The poetry reading series “Everyone Has A Voice” returned to Brockton Library last month after a lengthy hiatus caused by the pandemic. But instead of taking place inside the main library, which remains closed, the program has moved to the spacious lawn outside Brockton Library’s East Branch.
The monthly series will continue June 26 at 2 p.m. at the East Branch library lawn, located at 54 Kingman St.
Poetry series coordinator and co-host Philip Hasouris of Brockton said the series had been running since 2017 until it was suspended last year when libraries statewide were shut down amid the COVID-19 pandemic.
“Our series is unique in that our program not only consists of a diverse pool of established poets, from academic, performance poets, and spoken word to professors and the written word, we always look for a first-time feature,” Hasouris said.
Brockton’s program is also unusual in emphasizing participation by young people, including local high school students as readers. Each session also offers an open mic opportunity.
“Our student poets come from our local high schools and colleges,” Hasouris said. “Our youngest poet to be featured was 13 years old.”
On May 22 -- 15 months after the series’ last live reading -- more than 40 people gathered on the lawn to hear open mic readers of all ages begin the program, followed by three featured readers.
“One by one people stepped up to the mic reading from their books, papers, memories, each greeted with applause and approval from the audience,” Hasouris said.
Brockton Library director Paul Engle told participants to expect a great experience. “Expect a warm and welcoming space with warm and welcoming people,” he said. “Expect to be asked to read your poems. Expect to laugh, cry, and feel everything in between. Expect to be moved.”
The reading featured spoken word poet Marlon Carey of Rhode Island, as well as two students: 15-year-old Lola Bennett of Brockton, who attends Southeastern Regional Vocational Technical High School, and Brockton High senior Messou Fofana, who writes about her experiences both in the West African country of Guinea and in America.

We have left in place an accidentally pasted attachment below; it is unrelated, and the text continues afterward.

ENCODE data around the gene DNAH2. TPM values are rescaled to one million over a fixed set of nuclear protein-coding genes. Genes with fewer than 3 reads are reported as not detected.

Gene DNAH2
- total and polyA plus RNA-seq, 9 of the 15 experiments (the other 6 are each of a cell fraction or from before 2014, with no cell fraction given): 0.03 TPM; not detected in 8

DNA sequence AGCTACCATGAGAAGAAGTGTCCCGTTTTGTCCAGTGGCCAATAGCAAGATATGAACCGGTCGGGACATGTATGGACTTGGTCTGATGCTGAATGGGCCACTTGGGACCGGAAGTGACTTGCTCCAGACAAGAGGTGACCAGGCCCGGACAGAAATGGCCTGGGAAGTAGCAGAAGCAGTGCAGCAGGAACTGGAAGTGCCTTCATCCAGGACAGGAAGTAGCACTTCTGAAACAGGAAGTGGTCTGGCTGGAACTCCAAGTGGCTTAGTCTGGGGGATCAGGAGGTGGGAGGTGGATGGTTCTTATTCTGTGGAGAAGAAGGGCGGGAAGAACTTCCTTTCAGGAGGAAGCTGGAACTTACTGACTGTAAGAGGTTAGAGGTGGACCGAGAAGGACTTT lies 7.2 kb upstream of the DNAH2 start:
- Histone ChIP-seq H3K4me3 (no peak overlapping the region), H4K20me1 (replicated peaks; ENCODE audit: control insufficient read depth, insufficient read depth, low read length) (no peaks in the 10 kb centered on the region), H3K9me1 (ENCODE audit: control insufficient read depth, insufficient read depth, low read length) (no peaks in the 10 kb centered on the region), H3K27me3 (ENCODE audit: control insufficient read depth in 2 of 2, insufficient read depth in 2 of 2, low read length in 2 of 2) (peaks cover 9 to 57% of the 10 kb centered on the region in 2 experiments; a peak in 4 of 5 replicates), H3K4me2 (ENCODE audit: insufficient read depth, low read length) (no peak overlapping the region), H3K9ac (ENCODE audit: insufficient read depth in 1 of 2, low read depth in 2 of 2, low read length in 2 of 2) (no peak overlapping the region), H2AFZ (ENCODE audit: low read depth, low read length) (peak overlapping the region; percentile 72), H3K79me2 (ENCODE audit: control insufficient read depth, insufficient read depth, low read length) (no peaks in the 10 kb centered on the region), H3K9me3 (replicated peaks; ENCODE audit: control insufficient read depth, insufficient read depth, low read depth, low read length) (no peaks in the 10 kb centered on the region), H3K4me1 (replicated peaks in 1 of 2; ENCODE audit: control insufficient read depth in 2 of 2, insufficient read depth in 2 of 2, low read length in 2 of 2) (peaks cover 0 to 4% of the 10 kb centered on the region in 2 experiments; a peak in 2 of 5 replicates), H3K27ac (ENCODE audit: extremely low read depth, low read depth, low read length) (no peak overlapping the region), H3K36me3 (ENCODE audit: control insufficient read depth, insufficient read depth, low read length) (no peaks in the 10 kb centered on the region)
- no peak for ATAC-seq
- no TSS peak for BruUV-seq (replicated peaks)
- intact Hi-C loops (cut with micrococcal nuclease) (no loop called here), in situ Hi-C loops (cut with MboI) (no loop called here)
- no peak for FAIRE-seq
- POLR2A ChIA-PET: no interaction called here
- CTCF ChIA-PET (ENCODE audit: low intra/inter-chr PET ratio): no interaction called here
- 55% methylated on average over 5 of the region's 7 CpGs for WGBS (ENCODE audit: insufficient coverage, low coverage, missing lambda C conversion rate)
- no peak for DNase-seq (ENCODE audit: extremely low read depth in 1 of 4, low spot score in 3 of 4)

Carey has appeared frequently in poetry slam performances and was featured in a TEDxBoston livestream talk. Hasouris said Carey’s poems offered his audience “a life lesson as a community activistic, hip-hop poet, and creative writer.” Fofana read her poems in both English and French.
From its beginning, Hasouris said, the “Everyone Has a Voice” readings created an opportunity to display the city’s talent. “Brockton is a vibrant and diverse city, full of music, art, dance, and especially poetry,” he said. “I know we have some of the best writers and performers.”
The June 26 reading will feature two readers whose work reflects on their family backgrounds.
Christina Liu is a liberal studies faculty member at Boston Architectural College and a co-organizer of the Boston Poetry Marathon. She grew up in New York City’s Chinatown after her parents escaped from China during the Cultural Revolution.
A graduate in creative writing from Emerson College, Liu has had poems published in journals and anthologies. She reads frequently at Boston area venues and two years ago was a featured poet at Brockton Library’s “Voices of Diversity” program.
Jessica Tran Nguyen is a Brockton High School sophomore. Describing herself for the series, she writes, “I was born here in America but my ethnicity is Vietnamese.” Among her artistic interests, she states, are “framing pieces of figurative language and the wizardry of speaking to create something I like to call poetry!”
The “Everyone Has A Voice” series is also planning a large poetry event for a November date to be called “Voices of Diversity,” Hasouris said.
Robert Knox can be contacted at email@example.com.